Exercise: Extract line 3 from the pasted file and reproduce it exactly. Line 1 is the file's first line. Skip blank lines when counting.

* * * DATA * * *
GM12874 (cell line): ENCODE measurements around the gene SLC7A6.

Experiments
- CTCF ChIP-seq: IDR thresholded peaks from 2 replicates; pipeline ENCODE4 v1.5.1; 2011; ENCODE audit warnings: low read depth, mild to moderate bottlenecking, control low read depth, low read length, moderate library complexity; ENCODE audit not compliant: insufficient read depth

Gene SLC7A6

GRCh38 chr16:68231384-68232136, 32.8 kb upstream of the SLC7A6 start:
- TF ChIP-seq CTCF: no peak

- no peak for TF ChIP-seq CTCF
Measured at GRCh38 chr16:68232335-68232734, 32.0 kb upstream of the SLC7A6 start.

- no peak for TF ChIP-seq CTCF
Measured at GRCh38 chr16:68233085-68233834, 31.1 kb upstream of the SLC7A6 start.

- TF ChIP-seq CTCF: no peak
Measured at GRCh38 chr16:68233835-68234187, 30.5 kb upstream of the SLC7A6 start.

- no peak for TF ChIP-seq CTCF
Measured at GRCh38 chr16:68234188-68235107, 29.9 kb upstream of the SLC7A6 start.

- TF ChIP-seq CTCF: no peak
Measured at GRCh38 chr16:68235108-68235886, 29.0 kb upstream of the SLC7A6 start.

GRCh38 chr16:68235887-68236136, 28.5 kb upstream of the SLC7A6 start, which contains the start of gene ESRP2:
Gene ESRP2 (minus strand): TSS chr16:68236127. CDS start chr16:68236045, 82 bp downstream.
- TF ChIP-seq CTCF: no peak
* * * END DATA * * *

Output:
- CTCF ChIP-seq: IDR thresholded peaks from 2 replicates; pipeline ENCODE4 v1.5.1; 2011; ENCODE audit warnings: low read depth, mild to moderate bottlenecking, control low read depth, low read length, moderate library complexity; ENCODE audit not compliant: insufficient read depth